INDIANAPOLIS - The U.S. and Japan this week formally signed a trade agreement that will reduce or eliminate Japanese tariffs on multiple U.S. agricultural products, including beef, pork and corn. Indiana State Department of Agriculture Director Bruce Kettler attended the signing ceremony at the White House.

The signing comes two weeks after President Trump and Japanese Prime Minister Shinzo Abe announced the initial agreement at the United Nations.

“Being in the room, watching this agreement come to fruition, was a tremendous honor,” Kettler said. “Japan is Indiana’s third-largest export market and an important agricultural trading partner.”

Kettler says the deal helps to level the playing field against other global exporters, including Canada, Australia and New Zealand, and opens the door to a critical market for Hoosier farmers.

Those three countries are part of the 11-nation Trans-Pacific Partnership, a trade deal in which President Trump walked away.

“Farmers have been in a holding pattern, facing uncertainty, for far too long. They need access to global markets, especially with our neighbors to the north and south. Every second we wait is an opportunity missed,” said Kettler.

Governor Eric Holcomb, who took part in an economic development trip to Japan last month, says this is an important deal with an important trading partner.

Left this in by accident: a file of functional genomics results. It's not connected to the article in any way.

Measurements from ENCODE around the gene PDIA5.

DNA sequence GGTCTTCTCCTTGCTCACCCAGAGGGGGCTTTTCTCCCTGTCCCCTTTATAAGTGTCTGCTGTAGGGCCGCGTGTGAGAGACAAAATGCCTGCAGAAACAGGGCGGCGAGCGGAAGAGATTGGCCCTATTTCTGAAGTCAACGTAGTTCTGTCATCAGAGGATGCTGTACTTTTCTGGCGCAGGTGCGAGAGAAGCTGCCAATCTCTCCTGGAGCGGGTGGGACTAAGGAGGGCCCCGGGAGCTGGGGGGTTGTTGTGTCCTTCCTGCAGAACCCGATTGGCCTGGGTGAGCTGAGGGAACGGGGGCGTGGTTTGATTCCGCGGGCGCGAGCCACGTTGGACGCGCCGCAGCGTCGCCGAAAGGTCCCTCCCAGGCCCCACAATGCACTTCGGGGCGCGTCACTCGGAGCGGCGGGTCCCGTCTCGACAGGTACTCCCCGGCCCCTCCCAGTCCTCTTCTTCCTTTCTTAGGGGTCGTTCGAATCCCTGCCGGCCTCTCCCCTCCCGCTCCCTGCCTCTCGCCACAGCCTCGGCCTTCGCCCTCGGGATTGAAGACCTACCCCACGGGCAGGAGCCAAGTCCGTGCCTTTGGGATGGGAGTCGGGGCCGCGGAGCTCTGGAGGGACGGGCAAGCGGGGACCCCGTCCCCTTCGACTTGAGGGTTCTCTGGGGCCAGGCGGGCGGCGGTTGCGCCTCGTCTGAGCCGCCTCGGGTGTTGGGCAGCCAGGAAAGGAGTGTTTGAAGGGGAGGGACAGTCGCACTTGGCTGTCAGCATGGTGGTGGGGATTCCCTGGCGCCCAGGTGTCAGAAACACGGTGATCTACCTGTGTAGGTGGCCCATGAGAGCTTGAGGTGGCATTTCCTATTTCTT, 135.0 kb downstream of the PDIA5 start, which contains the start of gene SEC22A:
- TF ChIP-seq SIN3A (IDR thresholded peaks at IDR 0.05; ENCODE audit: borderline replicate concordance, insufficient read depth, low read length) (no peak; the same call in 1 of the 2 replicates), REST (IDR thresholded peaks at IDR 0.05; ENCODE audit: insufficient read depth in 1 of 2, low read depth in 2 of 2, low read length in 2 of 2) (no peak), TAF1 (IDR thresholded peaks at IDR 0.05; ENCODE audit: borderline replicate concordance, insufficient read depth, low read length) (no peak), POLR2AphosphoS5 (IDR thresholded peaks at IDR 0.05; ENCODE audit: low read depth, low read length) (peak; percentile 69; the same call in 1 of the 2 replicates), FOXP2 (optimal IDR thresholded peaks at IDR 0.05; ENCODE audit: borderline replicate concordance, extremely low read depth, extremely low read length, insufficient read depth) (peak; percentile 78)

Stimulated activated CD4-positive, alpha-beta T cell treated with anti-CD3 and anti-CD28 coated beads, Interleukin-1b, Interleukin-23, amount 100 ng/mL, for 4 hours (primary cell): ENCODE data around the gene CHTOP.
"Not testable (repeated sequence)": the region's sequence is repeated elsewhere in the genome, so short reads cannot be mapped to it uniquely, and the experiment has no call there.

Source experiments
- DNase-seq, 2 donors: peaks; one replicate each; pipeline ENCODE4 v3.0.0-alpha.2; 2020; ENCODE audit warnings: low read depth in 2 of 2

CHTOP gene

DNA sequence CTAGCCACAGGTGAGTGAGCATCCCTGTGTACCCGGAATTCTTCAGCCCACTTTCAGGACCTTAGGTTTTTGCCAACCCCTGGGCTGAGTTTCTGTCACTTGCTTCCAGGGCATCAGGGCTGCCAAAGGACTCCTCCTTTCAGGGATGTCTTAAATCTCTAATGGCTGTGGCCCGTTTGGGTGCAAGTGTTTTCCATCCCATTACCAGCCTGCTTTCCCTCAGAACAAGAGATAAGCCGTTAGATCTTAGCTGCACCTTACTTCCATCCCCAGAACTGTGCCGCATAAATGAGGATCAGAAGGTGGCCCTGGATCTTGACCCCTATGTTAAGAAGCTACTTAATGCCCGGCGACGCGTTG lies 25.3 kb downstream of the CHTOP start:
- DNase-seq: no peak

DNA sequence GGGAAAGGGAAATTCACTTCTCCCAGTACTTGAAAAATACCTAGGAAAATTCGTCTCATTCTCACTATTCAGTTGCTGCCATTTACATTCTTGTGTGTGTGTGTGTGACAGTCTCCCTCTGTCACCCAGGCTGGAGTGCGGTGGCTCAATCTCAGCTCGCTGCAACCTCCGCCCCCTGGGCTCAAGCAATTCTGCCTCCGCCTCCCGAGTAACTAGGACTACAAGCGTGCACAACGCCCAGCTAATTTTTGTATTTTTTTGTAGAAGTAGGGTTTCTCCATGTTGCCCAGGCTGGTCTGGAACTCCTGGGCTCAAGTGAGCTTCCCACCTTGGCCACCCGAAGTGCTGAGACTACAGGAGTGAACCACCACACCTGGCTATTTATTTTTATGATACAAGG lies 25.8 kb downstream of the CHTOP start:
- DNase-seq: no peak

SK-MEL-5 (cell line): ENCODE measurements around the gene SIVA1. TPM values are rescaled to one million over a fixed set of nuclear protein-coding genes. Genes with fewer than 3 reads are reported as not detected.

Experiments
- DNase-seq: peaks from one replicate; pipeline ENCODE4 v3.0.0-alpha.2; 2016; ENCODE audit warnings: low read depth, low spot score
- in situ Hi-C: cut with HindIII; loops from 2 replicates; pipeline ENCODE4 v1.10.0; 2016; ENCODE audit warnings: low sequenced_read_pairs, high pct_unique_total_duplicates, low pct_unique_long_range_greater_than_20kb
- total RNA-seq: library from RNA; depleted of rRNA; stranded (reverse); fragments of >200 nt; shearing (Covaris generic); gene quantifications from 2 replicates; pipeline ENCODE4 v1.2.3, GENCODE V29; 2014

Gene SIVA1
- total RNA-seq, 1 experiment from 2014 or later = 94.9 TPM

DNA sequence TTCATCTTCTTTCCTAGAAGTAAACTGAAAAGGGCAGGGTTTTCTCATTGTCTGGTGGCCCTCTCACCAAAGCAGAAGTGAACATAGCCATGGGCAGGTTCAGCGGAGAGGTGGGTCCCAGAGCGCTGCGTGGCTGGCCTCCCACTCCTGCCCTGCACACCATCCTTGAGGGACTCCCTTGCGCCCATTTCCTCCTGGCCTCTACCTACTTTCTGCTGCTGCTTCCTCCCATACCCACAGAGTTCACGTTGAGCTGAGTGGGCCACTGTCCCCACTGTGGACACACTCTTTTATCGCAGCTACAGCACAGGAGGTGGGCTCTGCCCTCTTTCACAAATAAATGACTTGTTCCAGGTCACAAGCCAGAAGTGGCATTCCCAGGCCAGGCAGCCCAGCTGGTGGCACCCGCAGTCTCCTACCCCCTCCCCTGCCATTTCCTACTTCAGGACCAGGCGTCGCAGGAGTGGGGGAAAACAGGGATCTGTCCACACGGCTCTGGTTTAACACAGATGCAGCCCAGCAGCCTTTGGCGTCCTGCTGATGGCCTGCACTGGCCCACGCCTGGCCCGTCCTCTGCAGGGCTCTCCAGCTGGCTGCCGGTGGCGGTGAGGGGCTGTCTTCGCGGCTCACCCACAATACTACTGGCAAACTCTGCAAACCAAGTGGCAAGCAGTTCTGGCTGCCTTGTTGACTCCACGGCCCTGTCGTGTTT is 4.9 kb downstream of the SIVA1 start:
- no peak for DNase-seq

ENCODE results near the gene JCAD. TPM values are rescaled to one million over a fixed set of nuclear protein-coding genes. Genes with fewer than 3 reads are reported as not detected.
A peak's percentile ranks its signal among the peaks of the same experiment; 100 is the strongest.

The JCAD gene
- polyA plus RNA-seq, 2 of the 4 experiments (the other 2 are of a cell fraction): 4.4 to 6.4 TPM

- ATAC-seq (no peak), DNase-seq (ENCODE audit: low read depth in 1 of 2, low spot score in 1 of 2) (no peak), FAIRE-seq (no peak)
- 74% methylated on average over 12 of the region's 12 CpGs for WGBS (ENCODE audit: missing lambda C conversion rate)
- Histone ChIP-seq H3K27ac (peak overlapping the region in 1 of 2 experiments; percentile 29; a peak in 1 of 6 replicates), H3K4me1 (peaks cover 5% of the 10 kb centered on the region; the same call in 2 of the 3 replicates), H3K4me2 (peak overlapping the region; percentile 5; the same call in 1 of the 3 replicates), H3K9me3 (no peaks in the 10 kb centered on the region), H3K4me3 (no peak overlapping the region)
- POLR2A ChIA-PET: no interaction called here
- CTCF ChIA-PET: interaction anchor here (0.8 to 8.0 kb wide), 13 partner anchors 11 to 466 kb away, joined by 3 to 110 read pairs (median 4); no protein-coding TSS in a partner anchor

“Having spent some time there recently, I saw firsthand the importance of our two-way trade relationship, which will only grow stronger under this U.S.-Japan Trade Agreement,” said Holcomb.

The U.S. Department of Agriculture says of the $14 billion in U.S. food and ag products imported by Japan last year, more than $5 billion was already duty-free.  USDA says with this deal, tariffs will be reduced or eliminated on another $7 billion worth of farm goods.

The White House says it continues to work on a broader free trade agreement with Japan.

Kettler hopes that the success of the U.S.-Japan Trade Agreement will gain momentum and lead to other trade deals, particularly with Canada and Mexico, and China.

“We need more agreements like this coming out of Washington,” said Kettler.